American Alpine Jounrna and Accidents in North American Climbing
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North America, Greenland, Sermersoq Island, South Greenland

  • Climbs And Expeditions
  • Climb Year:
  • Publication Year: 1994

Sermersoq Island, South Greenland. Britons Mike Banks, Roger Birnstingl, Irishmen Bill Hannon and I climbed on Sermersoq Island near Kap Farvel (Cape Farewell) for three weeks in July and August. An unusual feature of the party is that we are all over sixty. The peaks on the island are small (the highest is Savtakkerne, 1276 meters), but they offer interesting rock climbing of all grades of difficulty. They rise from small glaciers and snowfields. The snowfields last late into the summer and are preferable to the boulder fields they conceal. There has not been as much previous climbing on the island as might be expected given that the attractive granite spires are easily visible from the small town of Nanortalik. We climbed twelve peaks, of which seven were first ascents. The first ascents were “Jessica Peak,” 985m, by RB, BH on July 24 (4 kms southeast of Savtakkerne); “Bath Peak” and “Geneva Peak,” both 900m, by MB, RB on July 27 (1.8 and 2.2 kms northeast of Savtakkerne); “Roger’s Peak,” 1150m, by RB on July 28 (1.2 kms southeast of Savtakkerne); “Saga Peak,” 1060m, by MB, RB, BH, JL on August 5 (3.3 kms east of Bath Peak); “Kent Peak,” 1000m, by MB, RB on August 5 (.6 kms north of Saga Peak); “Mount Eugenie,” 790m, by MB, RB, BH, JL on August 9 (5 kms east of Savtakkerne). We failed on Savtakkerne, which seems to have no route which does not demand rock climbing of a very high standard.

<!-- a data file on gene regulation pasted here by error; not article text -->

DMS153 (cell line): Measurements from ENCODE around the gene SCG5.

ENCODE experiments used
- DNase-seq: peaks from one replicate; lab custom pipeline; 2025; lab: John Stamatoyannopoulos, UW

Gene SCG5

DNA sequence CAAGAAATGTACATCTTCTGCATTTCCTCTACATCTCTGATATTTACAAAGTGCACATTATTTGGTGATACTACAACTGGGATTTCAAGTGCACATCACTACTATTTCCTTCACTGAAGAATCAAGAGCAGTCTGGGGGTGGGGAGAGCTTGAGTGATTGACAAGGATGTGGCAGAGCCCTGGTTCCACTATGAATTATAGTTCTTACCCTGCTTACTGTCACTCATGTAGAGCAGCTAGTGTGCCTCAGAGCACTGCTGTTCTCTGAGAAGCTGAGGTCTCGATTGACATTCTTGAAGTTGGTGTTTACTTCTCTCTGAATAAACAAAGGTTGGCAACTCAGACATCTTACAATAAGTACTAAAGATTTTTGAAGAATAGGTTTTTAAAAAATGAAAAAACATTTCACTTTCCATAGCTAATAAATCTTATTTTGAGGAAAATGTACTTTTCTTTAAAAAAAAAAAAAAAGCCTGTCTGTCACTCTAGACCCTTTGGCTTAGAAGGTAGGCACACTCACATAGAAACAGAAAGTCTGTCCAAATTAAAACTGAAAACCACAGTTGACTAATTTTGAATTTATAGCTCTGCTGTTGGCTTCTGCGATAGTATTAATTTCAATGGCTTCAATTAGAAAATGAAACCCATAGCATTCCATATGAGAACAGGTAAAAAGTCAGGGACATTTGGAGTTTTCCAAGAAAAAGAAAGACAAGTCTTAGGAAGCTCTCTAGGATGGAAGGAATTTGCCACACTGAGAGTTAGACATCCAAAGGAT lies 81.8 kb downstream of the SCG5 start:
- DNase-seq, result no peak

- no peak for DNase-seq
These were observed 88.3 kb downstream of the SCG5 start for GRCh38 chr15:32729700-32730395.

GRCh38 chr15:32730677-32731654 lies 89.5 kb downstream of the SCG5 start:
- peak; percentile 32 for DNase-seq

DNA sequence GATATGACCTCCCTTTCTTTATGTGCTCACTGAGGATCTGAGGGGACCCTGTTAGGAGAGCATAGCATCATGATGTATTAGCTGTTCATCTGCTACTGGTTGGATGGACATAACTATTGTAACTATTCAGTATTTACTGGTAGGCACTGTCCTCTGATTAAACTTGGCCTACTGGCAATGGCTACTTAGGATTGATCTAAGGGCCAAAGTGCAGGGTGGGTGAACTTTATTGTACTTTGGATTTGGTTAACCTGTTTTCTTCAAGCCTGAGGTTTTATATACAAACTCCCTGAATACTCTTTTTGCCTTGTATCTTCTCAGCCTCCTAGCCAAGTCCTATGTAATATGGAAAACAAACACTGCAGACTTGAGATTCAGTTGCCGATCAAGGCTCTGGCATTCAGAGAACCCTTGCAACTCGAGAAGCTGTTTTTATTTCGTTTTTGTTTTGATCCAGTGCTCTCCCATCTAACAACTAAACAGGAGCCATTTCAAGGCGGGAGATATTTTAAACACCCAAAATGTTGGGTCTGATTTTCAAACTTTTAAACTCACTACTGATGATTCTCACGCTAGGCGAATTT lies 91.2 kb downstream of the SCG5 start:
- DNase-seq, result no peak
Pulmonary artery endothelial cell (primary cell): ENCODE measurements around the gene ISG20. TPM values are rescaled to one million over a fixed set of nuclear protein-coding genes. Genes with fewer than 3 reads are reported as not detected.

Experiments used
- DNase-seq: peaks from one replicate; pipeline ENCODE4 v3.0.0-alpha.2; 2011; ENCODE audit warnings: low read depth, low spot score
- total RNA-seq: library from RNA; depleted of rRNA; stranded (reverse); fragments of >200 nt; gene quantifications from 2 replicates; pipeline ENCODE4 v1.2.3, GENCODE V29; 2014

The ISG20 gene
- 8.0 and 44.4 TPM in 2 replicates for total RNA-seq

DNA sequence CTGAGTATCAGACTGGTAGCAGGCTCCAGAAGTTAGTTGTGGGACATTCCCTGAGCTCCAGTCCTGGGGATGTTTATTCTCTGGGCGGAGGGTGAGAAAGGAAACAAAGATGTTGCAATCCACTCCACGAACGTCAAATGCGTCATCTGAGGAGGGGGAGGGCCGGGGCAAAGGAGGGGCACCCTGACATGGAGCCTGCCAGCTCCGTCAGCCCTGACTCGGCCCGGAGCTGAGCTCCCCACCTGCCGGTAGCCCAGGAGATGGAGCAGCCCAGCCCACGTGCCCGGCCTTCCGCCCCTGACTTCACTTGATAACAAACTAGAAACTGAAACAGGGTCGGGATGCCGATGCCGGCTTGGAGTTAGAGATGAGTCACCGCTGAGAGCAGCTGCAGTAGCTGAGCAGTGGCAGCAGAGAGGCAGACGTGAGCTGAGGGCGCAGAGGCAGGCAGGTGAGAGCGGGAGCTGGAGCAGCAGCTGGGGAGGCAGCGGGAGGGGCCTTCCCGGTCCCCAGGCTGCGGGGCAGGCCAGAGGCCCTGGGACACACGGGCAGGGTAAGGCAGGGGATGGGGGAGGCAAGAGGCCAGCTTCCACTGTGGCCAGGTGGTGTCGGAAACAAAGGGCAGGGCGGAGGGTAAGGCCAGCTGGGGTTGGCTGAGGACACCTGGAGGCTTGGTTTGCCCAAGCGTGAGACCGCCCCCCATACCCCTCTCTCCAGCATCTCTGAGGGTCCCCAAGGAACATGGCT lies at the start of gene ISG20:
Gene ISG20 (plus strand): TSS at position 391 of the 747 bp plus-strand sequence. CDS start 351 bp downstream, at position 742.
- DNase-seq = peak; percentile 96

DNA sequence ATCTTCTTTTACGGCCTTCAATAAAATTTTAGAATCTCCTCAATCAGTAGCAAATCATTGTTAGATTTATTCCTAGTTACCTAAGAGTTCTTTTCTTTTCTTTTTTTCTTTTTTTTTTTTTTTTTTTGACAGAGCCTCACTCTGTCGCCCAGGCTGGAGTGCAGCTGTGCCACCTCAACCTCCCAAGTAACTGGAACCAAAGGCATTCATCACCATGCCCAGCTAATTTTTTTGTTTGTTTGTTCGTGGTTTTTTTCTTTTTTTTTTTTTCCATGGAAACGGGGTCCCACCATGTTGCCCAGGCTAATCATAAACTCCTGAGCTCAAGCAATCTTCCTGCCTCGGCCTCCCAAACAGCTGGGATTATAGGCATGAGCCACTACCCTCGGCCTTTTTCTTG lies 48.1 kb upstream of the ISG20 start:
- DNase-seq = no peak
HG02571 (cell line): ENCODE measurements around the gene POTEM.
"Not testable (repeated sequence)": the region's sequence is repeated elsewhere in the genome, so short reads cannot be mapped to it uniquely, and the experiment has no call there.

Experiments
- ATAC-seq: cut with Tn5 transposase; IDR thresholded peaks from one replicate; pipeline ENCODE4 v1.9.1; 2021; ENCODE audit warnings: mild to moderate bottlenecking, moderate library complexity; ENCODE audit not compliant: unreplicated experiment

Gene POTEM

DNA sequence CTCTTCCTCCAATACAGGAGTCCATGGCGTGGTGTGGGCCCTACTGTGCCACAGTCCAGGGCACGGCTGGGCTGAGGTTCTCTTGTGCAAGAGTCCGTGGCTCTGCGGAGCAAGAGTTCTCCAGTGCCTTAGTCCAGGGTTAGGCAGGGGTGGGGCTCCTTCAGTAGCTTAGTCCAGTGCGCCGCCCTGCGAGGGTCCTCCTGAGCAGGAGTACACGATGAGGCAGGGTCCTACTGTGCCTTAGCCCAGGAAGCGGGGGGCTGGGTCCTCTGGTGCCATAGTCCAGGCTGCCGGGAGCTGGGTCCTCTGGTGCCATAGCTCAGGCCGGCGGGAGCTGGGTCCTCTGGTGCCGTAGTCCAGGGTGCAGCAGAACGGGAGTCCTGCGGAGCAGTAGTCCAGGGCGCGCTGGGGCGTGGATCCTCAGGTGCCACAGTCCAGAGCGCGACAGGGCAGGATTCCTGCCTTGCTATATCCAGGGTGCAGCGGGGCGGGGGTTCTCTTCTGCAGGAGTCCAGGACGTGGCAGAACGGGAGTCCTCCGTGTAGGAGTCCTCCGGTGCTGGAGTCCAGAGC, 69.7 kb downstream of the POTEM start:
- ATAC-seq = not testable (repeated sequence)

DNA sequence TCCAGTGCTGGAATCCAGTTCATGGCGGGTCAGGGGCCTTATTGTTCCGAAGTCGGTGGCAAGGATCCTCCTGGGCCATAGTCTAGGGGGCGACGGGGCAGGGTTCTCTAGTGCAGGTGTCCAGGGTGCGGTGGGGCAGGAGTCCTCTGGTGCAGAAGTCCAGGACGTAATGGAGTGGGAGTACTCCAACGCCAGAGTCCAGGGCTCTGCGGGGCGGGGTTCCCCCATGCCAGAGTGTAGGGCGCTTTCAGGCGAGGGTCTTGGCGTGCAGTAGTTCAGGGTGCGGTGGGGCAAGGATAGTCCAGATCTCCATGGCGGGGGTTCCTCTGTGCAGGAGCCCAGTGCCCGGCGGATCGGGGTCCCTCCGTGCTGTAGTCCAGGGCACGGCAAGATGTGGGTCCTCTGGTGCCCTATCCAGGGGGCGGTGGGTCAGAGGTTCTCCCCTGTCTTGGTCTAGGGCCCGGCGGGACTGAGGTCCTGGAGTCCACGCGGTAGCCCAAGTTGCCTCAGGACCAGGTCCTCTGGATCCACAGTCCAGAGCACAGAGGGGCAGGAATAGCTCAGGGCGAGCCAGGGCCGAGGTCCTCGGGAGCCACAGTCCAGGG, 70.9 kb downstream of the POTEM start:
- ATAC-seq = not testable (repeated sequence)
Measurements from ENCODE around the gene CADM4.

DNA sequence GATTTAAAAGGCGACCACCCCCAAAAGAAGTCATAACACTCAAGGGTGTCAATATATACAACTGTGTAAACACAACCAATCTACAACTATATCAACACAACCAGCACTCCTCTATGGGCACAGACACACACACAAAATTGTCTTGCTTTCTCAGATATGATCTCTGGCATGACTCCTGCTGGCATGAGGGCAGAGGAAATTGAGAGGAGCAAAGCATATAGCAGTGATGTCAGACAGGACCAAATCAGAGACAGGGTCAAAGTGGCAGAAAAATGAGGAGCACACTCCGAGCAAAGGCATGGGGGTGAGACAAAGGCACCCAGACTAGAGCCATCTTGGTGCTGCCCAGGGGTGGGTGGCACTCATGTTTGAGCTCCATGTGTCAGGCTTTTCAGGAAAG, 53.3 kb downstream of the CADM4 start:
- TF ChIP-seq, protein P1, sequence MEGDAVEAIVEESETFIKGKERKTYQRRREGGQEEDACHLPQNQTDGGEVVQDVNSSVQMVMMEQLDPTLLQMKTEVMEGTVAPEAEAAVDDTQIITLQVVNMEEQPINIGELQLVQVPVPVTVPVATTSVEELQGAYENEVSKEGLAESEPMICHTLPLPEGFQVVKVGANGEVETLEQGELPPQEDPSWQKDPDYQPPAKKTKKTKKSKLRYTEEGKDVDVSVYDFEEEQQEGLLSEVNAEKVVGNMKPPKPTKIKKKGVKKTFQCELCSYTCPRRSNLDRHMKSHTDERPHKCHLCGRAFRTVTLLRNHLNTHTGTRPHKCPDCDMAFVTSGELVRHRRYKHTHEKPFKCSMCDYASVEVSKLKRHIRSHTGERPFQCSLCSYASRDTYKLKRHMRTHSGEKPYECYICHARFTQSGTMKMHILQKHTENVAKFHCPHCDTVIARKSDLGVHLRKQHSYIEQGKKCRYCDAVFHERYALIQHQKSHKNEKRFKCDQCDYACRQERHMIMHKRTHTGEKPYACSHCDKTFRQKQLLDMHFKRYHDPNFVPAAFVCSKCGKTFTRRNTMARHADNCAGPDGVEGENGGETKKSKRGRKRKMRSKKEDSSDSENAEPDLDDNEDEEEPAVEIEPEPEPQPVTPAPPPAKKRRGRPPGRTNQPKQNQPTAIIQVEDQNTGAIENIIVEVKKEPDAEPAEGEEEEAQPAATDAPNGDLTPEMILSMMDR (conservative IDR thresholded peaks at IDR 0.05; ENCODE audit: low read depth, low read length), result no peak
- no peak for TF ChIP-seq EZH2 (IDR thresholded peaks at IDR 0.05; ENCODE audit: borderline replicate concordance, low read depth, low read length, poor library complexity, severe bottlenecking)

Joss Lynam, Irish Alpine Association

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